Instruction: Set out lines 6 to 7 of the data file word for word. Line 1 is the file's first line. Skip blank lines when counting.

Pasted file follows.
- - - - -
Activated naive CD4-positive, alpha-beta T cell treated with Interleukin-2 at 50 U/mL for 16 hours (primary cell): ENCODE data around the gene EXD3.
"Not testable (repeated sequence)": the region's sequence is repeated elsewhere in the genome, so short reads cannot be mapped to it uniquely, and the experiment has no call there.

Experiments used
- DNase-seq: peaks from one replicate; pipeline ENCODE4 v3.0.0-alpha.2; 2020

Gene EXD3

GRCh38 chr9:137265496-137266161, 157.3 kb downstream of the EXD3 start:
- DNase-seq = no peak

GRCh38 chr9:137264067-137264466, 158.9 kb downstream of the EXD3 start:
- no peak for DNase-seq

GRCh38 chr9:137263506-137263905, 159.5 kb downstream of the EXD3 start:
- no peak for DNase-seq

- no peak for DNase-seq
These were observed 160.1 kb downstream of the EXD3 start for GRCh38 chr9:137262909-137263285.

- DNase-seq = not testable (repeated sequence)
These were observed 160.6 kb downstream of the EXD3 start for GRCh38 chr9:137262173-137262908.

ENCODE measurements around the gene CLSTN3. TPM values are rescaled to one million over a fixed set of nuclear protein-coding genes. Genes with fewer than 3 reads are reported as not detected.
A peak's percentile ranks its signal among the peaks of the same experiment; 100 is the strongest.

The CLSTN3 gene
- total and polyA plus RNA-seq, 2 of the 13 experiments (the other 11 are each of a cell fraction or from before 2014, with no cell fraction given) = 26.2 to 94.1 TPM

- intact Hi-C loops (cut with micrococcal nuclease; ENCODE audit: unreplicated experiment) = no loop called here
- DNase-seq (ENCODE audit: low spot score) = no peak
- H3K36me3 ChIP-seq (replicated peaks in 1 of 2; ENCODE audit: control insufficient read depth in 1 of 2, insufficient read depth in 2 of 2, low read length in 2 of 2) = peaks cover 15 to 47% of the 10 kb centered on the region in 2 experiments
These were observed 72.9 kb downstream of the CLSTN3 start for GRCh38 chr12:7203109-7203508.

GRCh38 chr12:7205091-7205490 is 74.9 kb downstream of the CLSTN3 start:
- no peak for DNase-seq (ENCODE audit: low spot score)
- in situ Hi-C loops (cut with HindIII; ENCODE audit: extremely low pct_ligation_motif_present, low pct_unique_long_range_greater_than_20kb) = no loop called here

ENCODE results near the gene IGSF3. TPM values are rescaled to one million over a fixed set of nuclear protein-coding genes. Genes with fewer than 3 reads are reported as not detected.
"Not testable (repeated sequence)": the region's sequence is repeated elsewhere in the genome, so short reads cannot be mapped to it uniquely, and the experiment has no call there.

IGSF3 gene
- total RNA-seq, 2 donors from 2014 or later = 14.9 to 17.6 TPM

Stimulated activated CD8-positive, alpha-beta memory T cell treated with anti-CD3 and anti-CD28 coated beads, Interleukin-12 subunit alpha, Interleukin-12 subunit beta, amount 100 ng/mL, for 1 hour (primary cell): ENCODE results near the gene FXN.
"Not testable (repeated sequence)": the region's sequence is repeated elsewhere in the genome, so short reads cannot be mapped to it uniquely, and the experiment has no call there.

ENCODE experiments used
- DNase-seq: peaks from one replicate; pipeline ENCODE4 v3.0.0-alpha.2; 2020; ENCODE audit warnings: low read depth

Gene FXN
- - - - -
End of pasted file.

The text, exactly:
GRCh38 chr9:137265496-137266161, 157.3 kb downstream of the EXD3 start:
- DNase-seq = no peak